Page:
%%% construct a proof that (F E) of (DF E D). In essence,
%%% this just splices in the derivation D at the positions
%%% where we used the variable x. Thus, we're forcing
%%% someone to establish the preservation of typing under
%%% substitution as part of the hypothesis for the lam_t rule.
%%% That's why we don't end up with a substitution lemma
%%% elsewhere.
%%% We can also use Twelf to do some type-checking.
%solve - : of inc (arrow_t nat_t nat_t).
%solve - : of compose (arrow_t (arrow_t nat_t nat_t)
(arrow_t (arrow_t nat_t nat_t)
(arrow_t nat_t nat_t))).
%solve - : of addtwo (arrow_t nat_t nat_t).
%%% Or even some type-inference.
%solve - : of two T.
%%% In fact, Twelf can show that there's no solution to the
%%% following query!
%%% %solve - : of omega T.
%%% Notice the worlds declaration --- if we put in the
%%% usual %worlds () (of E T) we're going to get a worlds error.
%%% The issue is that under a lam_t, we're introducing a new
%%% kind of expression (a variable x). But we want to constrain
%%% the possible contexts that can arise to ensure that we *only*
%%% generate new expressions that also come equipped with
%%% a well-typedness proof (of x T for some tipe T). Otherwise,
%%% our substitution principle for object-level lambdas isn't
%%% satisfied. So in some sense, our worlds declaration
%%% is giving the abstract syntax for contexts -- they are
%%% of the form:
%%%
%%% G ::= . | G,x:exp,of X T
%block tp_var : some {T:tipe} block {x:exp} {u:of x T}.
%worlds (tp_var) (of E T).
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%%% Type Preservation: this is now pretty straightforward
%%% except for the application case. Notice that we're
%%% literally applying the derivation Q1' which is a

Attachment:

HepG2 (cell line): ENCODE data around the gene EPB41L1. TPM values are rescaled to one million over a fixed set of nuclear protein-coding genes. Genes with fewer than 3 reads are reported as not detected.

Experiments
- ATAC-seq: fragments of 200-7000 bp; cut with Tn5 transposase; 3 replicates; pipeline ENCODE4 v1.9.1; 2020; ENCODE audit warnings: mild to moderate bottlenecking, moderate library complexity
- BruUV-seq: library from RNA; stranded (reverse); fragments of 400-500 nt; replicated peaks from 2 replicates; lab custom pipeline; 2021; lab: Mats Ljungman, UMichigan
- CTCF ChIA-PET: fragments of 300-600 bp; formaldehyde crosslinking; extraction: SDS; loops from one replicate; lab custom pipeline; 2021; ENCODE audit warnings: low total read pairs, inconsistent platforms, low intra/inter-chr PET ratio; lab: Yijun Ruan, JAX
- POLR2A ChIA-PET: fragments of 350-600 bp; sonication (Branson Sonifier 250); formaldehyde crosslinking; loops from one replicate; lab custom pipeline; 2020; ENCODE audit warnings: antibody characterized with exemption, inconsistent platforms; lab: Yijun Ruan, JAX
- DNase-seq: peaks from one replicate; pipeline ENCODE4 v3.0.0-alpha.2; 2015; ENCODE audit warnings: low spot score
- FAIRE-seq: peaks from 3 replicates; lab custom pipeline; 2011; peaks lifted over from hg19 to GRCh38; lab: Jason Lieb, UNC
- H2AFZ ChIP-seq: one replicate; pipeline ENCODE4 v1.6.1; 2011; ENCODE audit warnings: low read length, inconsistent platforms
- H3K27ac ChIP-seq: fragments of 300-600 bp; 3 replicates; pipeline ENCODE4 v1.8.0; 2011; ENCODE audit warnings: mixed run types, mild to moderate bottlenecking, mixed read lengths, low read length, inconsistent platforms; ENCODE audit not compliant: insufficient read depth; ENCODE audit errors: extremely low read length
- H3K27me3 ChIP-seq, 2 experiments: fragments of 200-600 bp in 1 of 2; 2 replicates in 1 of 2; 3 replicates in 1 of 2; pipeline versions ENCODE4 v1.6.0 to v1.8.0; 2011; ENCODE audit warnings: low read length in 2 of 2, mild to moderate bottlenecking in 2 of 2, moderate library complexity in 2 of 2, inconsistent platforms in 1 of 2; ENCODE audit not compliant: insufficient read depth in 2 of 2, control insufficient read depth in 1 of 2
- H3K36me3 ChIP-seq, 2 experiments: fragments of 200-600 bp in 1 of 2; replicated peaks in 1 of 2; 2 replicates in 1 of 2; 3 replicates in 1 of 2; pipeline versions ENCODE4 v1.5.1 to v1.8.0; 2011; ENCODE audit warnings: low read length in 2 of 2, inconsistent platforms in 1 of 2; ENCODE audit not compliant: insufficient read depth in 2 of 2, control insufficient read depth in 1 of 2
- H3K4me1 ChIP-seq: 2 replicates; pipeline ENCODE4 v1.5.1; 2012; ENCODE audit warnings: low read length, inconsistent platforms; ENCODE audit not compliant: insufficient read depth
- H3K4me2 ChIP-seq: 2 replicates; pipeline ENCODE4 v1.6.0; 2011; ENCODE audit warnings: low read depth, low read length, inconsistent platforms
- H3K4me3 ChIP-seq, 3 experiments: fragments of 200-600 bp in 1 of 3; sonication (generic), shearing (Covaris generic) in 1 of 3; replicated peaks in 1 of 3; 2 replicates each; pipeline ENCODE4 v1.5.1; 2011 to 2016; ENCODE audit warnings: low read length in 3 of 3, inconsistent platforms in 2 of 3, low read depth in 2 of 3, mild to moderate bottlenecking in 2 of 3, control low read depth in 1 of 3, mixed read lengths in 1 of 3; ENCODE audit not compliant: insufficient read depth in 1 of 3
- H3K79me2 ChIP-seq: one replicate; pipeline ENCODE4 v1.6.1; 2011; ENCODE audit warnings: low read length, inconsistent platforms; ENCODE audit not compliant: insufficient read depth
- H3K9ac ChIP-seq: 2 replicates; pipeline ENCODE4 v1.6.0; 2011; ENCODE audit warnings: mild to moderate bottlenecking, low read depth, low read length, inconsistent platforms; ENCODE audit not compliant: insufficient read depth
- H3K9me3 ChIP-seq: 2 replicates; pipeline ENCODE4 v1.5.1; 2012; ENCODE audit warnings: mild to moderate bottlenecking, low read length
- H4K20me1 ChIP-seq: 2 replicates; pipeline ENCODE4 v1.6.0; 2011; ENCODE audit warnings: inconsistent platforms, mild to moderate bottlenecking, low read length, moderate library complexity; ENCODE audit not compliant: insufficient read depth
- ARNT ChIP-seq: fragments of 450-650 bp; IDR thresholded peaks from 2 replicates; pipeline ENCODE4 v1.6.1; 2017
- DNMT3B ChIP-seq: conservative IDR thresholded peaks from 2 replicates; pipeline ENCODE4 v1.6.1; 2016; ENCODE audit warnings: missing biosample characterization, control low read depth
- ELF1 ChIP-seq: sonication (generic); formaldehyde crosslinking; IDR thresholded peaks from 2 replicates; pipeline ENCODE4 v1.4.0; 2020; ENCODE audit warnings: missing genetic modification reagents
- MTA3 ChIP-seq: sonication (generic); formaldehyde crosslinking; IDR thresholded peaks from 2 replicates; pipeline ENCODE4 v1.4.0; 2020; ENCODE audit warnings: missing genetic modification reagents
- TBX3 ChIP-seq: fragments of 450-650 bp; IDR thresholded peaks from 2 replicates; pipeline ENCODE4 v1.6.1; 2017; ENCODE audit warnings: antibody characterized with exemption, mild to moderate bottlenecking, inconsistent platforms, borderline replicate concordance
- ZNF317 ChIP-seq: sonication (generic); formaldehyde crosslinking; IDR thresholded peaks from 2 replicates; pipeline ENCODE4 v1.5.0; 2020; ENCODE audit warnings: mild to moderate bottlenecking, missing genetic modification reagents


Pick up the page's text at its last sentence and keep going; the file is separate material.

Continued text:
%%% function, parameterized by any term and typing
%%% proof for that term.
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pres : evalsto E V -> of E T -> of V T -> type.
%mode pres +D1 +D2 -Q.
pres_zero : pres ev_zero zero_t zero_t.
pres_succ : pres (ev_succ D1) (succ_t D2) (succ_t P)
<- pres D1 D2 P.
pres_app : pres (ev_app D3 D2 D1) (app_t P2 P1) Q3
<- pres D1 P1 (lam_t Q1')
<- pres D2 P2 Q2
<- pres D3 (Q1' _ Q2) Q3.
pres_lam : pres ev_lam (lam_t P) (lam_t P).
%worlds () (pres _ _ _).
%total D (pres D _ _).
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%% Of course, it goes without saying that
%% this does not imply the type system is sound.
%% For this, we must set up a small-step
%% semantics.
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steps : exp -> exp -> type.
%mode (steps +E1 -E2).
steps_succ : steps (succ_e E1) (succ_e E2)
<- steps E1 E2.
steps_app1 : steps (app_e E1 E2) (app_e E1' E2)
<- steps E1 E1'.
steps_app2 : steps (app_e V E2) (app_e V E2')
<- value V
<- steps E2 E2'.
steps_beta : steps (app_e (lam_e F) V) (F V)
<- value V.
%worlds () (steps _ _).
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%% An expression cannot both be a value and take a step.
%%
%% See discussion on output coverage below...
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absurd : type. %name absurd _|_.
%freeze absurd.
value_steps : (steps E1 E2) -> (value E1) -> absurd -> type.
%mode value_steps +D1 +D2 -D2.
- : value_steps (steps_succ P1) (succ_v P2) X
<- value_steps P1 P2 X.
%worlds () (value_steps _ _ _).
%covers value_steps +D1 +D2 -D2.
%total D (value_steps D _ _).
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%%% Type Preservation for small-step
%%%
%%% This is relatively straightforward. Note that once
%%% I actually stated the theorem correctly (recall I had
%%% a typo), I no longer need to put in typing constraints
%%% and can get totality.